Editorial: The power of a CFO, Moving into Africa & what to think of brain drain?
Yesterday I had the privilege of chatting to Casper Troskie, the experienced CFO of Liberty Holdings. He re-affirmed what CFOs have started telling me over the last year or so: communication skills are a crucial asset for a Chief Financial Officer or Finance Director these days. Whether talking to investors, customers, unions, analysts or the general public, a simple, transparent, unison message from the board – and all other employees of a company– is very important. These days, particular attention is being paid when a CFO opens his or her mouth. A CFO that can communicate clearly and confidently is therefore in an extremely powerful position.
The full interview with Troskie, who has a wealth of experience in audit, advisory, banking and insurance, is something to look forward to. Expect publication on this very website during the beginning of next year!
Our current CFO of the Week, Promasidor's Austin McDonald, is impressive in his own right. With his business mainly focusing on other African countries, he is in a strong position to advise his peers about 'Moving into Africa'. Focus on the specific needs of the consumer, rather than trying to push your existing products, he recommends.
CFOs who are interested in the theme 'Moving into Africa' (and who isn't!?) should diarize 19 March 2015, when CFO South Africa's event will be fully focusing on opportunities on our exciting continent. I personally expect this to be our biggest and best event ever!
One of the main fears of CFOs when looking at opportunities in Africa is of course the risk of getting entangled in corrupt practices. But Transparency International's Corruption Perceptions Index 2014, published today, is a stark reminder that South Africa itself is grappling with the same issue. In the index South Africa scores 44 out of 100 and ranks 67 of the 175 surveyed countries and territories - way too low for a country that aspires to be a serious, developing economy.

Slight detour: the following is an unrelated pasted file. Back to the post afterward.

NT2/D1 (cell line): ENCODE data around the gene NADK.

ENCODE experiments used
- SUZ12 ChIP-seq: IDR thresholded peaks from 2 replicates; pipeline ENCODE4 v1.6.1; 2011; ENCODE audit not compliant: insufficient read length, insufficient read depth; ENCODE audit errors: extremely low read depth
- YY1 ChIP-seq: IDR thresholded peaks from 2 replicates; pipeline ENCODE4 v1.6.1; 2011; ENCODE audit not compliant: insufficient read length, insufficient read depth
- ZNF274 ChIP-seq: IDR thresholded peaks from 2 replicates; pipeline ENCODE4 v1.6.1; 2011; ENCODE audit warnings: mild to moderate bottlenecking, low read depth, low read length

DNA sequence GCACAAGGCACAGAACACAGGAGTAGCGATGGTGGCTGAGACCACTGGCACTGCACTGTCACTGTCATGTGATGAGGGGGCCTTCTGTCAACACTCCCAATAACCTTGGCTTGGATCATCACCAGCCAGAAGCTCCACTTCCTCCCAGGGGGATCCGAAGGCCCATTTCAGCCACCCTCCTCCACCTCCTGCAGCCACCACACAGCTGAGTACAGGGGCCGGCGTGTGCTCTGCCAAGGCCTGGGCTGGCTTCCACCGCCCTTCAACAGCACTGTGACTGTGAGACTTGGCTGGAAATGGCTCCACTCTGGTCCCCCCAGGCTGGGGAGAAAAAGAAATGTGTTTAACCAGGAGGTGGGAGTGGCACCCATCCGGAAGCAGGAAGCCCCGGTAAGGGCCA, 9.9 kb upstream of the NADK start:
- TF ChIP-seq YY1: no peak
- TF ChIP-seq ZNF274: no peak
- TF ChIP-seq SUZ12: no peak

And while we're sharing depressing statistics: South Africa's private sector expanded at a much slower rate in November, largely due to weaker growth in output and new orders, according to HSBC Purchasing Managers' Index (PMI), which was also published this morning.
Or it could make you leave South Africa?
Among the CFO appointments of this week, my eye fell on the new job of University of Johannesburg trained Lorna Raine, who was announced as the new CFO of George Weston Foods, one of the largest food manufacturers in Australia and New Zealand. Before Raine moved to Australia, she was CFO of McDonald's South Africa. Should we see Raine's career as proof that South African accountants are capable of spreading their wings and conquering the world, or should we rue the fact that a talented CFO has left our shores, contributing to brain drain from the rainbow nation?
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